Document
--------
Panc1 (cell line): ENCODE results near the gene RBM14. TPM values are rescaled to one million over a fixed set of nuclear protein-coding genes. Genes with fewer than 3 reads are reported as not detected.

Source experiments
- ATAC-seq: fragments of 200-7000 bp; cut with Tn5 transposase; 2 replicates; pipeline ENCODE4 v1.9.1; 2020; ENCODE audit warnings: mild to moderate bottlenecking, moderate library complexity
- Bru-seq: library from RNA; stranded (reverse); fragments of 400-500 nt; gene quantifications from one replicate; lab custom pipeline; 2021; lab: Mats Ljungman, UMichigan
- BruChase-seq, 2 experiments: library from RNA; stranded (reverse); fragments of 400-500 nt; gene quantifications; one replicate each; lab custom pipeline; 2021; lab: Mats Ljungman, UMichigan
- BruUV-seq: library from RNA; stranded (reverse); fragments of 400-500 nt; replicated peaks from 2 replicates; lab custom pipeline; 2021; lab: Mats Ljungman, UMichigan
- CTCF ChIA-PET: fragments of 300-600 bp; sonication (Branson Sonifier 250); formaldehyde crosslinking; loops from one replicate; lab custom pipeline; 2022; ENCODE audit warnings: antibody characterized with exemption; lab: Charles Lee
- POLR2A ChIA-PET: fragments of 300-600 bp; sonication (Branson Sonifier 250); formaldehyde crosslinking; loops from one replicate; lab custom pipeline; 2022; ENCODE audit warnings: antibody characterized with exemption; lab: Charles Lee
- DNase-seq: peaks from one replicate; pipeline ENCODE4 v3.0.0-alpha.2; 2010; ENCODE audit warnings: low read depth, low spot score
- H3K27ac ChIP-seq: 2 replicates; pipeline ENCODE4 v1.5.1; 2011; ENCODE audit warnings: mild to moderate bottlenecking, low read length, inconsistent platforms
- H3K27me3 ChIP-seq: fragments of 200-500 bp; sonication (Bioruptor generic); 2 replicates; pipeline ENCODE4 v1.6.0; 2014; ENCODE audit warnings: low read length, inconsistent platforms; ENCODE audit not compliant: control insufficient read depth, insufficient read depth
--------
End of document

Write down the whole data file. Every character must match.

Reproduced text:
Panc1 (cell line): ENCODE results near the gene RBM14. TPM values are rescaled to one million over a fixed set of nuclear protein-coding genes. Genes with fewer than 3 reads are reported as not detected.

Source experiments
- ATAC-seq: fragments of 200-7000 bp; cut with Tn5 transposase; 2 replicates; pipeline ENCODE4 v1.9.1; 2020; ENCODE audit warnings: mild to moderate bottlenecking, moderate library complexity
- Bru-seq: library from RNA; stranded (reverse); fragments of 400-500 nt; gene quantifications from one replicate; lab custom pipeline; 2021; lab: Mats Ljungman, UMichigan
- BruChase-seq, 2 experiments: library from RNA; stranded (reverse); fragments of 400-500 nt; gene quantifications; one replicate each; lab custom pipeline; 2021; lab: Mats Ljungman, UMichigan
- BruUV-seq: library from RNA; stranded (reverse); fragments of 400-500 nt; replicated peaks from 2 replicates; lab custom pipeline; 2021; lab: Mats Ljungman, UMichigan
- CTCF ChIA-PET: fragments of 300-600 bp; sonication (Branson Sonifier 250); formaldehyde crosslinking; loops from one replicate; lab custom pipeline; 2022; ENCODE audit warnings: antibody characterized with exemption; lab: Charles Lee
- POLR2A ChIA-PET: fragments of 300-600 bp; sonication (Branson Sonifier 250); formaldehyde crosslinking; loops from one replicate; lab custom pipeline; 2022; ENCODE audit warnings: antibody characterized with exemption; lab: Charles Lee
- DNase-seq: peaks from one replicate; pipeline ENCODE4 v3.0.0-alpha.2; 2010; ENCODE audit warnings: low read depth, low spot score
- H3K27ac ChIP-seq: 2 replicates; pipeline ENCODE4 v1.5.1; 2011; ENCODE audit warnings: mild to moderate bottlenecking, low read length, inconsistent platforms
- H3K27me3 ChIP-seq: fragments of 200-500 bp; sonication (Bioruptor generic); 2 replicates; pipeline ENCODE4 v1.6.0; 2014; ENCODE audit warnings: low read length, inconsistent platforms; ENCODE audit not compliant: control insufficient read depth, insufficient read depth